Alternate Input Methods

Many input methods have been developed to support students with physical disabilities. These include devices such as: "switches", "electronic pointing devices", scrolling "mice", "trackballs", "joysticks", "touchscreens", "Morse code", "auditory signals" (Meeting the Needs of Students with Physical Disabilities, 1996, p. 55), "screen enlargement" and "Braille computer output" devices (Rajeev, 2009, para. 2).

Management and Word-Processing

Menu management programs like macros or hot keys and word-processing programs like Abbreviation Expansion or Word Prediction Program can be used to facilitate time reduction to disable users (Meeting the Needs of Students with Physical Disabilities, 1996, pp. 55-56).

Specially Adapted Websites

The focus of understanding the needs of students with disabilities, is increasingly influencing website design. The goal is to accomodate people with special needs (Sloan, 2002) and, moreover, to facilitate the efficiency of communication " without the meta processes of taping, brailling, and sign language interpreting" (Higbee et al., 2000, para. 4).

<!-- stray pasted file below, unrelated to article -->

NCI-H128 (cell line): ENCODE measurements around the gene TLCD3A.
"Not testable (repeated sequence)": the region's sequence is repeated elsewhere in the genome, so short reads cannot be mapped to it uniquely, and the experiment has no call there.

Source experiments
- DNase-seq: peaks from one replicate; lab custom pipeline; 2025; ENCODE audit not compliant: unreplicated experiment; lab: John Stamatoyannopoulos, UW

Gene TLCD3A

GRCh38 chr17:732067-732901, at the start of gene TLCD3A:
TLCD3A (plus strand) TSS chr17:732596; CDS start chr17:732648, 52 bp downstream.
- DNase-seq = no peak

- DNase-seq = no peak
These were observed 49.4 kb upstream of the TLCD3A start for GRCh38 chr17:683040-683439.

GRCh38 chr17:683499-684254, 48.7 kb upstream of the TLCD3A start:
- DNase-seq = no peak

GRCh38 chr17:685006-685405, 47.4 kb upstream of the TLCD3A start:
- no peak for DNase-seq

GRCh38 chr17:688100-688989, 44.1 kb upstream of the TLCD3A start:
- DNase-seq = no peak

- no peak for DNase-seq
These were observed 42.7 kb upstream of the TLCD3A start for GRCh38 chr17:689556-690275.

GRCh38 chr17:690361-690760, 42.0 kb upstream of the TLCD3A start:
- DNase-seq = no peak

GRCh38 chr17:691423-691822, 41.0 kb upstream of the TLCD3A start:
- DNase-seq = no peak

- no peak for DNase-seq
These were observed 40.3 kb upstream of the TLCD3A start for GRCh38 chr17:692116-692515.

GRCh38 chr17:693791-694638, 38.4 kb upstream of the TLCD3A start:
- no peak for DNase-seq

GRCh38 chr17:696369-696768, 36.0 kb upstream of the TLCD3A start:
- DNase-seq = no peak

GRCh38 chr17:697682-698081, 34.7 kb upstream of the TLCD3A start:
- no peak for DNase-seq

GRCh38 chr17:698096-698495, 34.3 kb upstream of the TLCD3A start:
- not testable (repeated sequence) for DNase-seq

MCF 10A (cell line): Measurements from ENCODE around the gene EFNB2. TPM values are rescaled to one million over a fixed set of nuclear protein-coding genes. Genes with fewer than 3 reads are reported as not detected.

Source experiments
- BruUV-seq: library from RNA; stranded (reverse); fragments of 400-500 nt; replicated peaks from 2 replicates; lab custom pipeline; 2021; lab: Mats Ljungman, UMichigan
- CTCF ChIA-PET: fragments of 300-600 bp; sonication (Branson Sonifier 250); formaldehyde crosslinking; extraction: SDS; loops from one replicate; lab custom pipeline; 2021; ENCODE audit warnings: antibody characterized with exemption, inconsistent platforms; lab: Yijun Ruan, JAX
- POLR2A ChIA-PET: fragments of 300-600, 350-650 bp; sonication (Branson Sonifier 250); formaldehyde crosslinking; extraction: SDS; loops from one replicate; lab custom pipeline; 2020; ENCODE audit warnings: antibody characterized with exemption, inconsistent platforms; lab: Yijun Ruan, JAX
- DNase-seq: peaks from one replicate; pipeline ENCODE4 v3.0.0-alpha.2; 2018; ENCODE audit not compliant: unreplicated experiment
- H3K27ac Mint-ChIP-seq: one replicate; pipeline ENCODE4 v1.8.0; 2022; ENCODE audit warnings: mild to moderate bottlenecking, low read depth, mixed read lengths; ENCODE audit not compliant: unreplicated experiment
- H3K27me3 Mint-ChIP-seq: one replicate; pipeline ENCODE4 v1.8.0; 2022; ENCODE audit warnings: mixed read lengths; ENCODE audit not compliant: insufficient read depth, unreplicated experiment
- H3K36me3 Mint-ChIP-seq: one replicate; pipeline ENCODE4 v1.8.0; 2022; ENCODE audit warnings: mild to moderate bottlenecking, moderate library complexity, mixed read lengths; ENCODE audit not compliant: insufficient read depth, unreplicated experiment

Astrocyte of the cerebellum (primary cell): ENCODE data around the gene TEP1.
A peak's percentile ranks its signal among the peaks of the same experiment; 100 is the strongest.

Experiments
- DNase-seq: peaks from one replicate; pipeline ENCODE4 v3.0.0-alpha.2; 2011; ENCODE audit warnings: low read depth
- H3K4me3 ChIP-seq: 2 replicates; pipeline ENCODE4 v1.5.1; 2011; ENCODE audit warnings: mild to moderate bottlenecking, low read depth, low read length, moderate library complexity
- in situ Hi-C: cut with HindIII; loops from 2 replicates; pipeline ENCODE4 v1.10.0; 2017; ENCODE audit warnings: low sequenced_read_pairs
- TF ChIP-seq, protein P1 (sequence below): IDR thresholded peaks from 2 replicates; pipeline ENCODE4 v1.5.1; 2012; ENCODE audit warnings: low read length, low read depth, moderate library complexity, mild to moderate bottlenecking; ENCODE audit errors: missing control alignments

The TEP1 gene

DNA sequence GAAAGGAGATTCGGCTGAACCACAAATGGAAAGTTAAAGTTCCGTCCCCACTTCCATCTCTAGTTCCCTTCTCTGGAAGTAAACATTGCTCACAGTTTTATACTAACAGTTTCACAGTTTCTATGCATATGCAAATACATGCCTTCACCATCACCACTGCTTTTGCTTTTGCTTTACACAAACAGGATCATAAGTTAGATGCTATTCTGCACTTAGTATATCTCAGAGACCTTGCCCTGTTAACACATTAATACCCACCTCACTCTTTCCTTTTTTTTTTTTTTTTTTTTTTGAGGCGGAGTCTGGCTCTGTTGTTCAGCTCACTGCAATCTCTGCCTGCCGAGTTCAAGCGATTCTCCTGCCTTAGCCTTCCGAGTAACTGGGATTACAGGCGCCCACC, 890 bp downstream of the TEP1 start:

The World Wide Web's lack of accessibility has been designed with no "intent or malice" from many web site designers (Higbee et al., 2000, para. 4).

Waddell (1998) had presented the idea of accessible websites, ADA to the internet, believed that "the benefits of accessible web design extends beyond the community of people with disabilities and an aging population since it enables low technology to access high technology" (Waddell, 1998, para. 3).

Distance Learning

Distance Education Technologies and Physical Disabilities

Web conferencing and distance learning can definitively offer new avenues of learning to people with physical disabilities.

As per Coombs (2005), distance education technology can be used by students with physical disabilities to enhance their learning while improving their communication skills through group discussion. In fact, disabilities become invisible to other classmates, "discussants are judged by their contributions and not by external indications of status or success" (Coombs, 2005, para. 16). He argued that it creates a barrier-free learning environment where the student’s self-confidence is positively affected through his personal contributions.